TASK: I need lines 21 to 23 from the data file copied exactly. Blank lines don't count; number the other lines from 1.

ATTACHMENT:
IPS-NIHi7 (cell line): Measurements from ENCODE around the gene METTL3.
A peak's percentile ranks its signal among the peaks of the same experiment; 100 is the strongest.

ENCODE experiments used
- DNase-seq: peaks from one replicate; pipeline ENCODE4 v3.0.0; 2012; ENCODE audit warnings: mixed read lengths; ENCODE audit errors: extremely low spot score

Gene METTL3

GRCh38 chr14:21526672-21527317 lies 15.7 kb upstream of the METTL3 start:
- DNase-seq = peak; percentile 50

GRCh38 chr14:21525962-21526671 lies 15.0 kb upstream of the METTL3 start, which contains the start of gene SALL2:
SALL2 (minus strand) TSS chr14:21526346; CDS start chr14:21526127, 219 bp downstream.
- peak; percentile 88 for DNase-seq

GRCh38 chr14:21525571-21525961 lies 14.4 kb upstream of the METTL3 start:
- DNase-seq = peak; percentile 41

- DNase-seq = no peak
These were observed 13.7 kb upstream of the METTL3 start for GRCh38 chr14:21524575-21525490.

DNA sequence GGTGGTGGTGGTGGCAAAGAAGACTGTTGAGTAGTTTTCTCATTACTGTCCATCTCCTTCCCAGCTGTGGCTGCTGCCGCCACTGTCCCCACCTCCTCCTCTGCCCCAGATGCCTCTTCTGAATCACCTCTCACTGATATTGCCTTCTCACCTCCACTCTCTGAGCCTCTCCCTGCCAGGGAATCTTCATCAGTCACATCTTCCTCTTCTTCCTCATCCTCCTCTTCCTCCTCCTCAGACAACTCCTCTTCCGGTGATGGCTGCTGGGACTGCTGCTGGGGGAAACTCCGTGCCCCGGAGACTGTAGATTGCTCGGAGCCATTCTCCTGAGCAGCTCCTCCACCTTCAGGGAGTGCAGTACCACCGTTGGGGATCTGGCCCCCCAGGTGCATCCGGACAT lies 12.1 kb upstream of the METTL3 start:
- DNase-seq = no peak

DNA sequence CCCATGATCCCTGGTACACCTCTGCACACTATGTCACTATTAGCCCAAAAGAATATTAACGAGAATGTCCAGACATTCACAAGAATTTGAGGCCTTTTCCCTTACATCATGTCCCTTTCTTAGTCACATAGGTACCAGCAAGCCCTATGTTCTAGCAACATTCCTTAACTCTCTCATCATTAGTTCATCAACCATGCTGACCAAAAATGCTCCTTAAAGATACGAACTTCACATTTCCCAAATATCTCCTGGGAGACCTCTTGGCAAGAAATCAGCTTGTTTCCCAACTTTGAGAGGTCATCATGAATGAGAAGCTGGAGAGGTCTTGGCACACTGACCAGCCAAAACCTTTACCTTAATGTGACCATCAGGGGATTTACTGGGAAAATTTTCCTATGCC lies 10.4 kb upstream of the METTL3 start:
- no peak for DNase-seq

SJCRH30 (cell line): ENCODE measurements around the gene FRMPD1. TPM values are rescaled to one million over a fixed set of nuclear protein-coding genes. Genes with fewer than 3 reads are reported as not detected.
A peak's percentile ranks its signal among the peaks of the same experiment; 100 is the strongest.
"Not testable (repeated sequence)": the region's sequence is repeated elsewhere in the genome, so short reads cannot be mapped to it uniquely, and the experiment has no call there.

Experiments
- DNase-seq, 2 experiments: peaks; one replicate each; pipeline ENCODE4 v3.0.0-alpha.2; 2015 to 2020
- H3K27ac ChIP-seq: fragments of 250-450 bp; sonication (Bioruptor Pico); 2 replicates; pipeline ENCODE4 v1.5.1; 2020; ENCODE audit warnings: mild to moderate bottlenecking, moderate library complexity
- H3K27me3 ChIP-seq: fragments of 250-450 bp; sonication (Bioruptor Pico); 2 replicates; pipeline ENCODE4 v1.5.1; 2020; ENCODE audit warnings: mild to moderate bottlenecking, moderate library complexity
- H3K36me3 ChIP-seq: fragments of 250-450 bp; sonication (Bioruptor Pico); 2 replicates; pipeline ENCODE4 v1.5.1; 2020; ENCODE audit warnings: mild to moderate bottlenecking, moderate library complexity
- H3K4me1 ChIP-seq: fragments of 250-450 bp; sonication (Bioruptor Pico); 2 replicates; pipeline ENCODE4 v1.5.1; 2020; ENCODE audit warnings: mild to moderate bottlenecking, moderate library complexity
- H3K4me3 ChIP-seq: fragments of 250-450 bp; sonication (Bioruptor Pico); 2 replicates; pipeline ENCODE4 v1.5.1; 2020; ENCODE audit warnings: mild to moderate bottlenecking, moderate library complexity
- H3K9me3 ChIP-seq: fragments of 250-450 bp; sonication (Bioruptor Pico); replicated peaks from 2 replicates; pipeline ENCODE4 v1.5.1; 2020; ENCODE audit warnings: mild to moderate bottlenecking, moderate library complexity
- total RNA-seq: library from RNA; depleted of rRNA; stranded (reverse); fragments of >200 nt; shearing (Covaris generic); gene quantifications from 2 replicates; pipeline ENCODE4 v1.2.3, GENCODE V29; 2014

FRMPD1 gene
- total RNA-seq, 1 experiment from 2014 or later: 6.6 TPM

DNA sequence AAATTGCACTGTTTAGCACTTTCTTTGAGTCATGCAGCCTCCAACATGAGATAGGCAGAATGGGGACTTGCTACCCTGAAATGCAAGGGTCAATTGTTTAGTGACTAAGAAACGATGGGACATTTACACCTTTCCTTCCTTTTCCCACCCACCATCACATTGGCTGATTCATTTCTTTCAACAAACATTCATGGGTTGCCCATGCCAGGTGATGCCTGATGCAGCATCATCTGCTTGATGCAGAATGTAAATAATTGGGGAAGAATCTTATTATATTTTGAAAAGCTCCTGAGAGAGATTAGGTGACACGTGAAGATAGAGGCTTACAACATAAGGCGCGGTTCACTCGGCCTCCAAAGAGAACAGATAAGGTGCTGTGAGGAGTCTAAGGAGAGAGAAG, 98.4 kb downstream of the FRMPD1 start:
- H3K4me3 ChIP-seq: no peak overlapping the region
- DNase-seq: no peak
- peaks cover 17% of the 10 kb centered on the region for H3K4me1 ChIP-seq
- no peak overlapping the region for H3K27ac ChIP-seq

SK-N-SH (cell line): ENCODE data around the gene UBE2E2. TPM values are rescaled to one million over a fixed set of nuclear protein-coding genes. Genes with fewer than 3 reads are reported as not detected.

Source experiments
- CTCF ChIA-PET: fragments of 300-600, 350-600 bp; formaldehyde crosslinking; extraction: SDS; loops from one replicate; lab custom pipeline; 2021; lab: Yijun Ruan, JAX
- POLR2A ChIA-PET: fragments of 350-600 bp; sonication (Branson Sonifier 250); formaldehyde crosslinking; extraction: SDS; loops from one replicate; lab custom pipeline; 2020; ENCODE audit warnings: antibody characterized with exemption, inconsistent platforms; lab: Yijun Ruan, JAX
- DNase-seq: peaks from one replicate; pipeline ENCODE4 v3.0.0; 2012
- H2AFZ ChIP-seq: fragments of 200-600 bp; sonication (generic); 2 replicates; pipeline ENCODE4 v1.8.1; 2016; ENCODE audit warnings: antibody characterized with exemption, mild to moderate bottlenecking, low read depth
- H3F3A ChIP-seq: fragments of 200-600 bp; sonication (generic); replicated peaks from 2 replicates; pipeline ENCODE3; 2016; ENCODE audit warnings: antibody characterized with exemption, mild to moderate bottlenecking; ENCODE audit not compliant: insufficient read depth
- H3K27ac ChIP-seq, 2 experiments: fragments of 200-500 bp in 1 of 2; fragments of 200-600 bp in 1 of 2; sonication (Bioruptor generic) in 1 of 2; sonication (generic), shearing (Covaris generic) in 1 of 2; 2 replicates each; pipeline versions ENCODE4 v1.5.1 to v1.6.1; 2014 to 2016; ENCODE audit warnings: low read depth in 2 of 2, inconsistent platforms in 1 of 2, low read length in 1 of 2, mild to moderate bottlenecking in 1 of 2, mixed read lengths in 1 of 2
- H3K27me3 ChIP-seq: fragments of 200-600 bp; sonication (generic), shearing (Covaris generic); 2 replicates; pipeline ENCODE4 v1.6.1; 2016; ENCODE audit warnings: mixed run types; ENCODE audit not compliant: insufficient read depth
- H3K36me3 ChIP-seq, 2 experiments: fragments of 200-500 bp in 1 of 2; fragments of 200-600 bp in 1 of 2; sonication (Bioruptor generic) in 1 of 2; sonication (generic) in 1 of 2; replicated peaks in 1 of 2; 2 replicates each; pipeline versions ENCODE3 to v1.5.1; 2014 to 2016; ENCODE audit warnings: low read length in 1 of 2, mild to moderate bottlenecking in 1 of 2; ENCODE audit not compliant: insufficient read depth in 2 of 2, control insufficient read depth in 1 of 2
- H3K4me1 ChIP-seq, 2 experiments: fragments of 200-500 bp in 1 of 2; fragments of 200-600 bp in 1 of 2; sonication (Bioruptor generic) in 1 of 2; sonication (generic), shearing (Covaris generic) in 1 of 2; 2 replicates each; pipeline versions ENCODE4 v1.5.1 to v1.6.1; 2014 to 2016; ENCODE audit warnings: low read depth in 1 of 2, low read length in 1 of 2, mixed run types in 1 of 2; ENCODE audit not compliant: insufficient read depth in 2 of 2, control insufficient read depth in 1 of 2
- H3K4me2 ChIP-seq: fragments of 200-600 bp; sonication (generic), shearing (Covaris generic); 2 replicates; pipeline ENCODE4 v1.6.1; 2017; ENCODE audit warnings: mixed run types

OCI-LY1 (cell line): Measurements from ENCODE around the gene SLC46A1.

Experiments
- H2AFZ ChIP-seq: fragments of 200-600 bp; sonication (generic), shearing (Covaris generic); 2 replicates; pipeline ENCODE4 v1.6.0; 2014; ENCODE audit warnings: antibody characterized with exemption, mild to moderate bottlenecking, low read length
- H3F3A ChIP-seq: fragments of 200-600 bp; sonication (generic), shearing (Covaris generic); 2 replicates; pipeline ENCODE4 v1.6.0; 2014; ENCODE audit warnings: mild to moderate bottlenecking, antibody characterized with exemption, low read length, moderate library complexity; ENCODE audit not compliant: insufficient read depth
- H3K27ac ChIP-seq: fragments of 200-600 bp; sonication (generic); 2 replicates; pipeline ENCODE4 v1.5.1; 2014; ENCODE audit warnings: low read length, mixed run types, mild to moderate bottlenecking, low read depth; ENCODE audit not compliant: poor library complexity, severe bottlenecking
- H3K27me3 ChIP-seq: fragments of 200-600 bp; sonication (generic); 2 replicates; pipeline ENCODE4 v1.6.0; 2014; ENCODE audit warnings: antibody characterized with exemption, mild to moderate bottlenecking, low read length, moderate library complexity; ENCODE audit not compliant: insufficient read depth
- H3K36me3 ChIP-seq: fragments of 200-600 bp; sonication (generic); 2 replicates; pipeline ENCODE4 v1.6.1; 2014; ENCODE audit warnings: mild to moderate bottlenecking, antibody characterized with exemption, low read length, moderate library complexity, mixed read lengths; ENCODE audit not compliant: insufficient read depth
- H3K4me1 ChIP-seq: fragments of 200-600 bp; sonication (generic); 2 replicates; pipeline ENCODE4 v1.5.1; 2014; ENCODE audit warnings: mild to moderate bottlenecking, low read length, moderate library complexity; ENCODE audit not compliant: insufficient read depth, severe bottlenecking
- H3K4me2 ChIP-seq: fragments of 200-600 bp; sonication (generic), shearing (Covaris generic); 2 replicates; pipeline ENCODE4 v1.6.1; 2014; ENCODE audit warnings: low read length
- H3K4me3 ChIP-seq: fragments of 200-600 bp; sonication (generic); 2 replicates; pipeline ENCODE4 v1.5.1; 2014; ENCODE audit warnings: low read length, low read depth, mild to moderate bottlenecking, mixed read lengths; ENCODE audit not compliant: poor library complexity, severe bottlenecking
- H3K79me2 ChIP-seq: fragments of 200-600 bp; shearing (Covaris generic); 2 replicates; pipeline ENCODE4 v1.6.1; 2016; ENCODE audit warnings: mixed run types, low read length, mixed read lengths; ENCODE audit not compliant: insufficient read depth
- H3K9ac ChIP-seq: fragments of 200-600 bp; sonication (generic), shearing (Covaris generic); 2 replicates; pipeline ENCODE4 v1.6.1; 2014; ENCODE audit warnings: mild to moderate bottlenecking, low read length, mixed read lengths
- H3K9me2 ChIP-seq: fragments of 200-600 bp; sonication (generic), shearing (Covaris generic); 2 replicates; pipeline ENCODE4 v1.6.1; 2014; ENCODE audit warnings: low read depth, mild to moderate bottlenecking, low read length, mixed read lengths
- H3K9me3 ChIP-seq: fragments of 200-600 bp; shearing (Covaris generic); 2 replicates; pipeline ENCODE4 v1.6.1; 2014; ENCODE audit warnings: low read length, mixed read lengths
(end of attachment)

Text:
"Not testable (repeated sequence)": the region's sequence is repeated elsewhere in the genome, so short reads cannot be mapped to it uniquely, and the experiment has no call there.

Experiments
- DNase-seq, 2 experiments: peaks; one replicate each; pipeline ENCODE4 v3.0.0-alpha.2; 2015 to 2020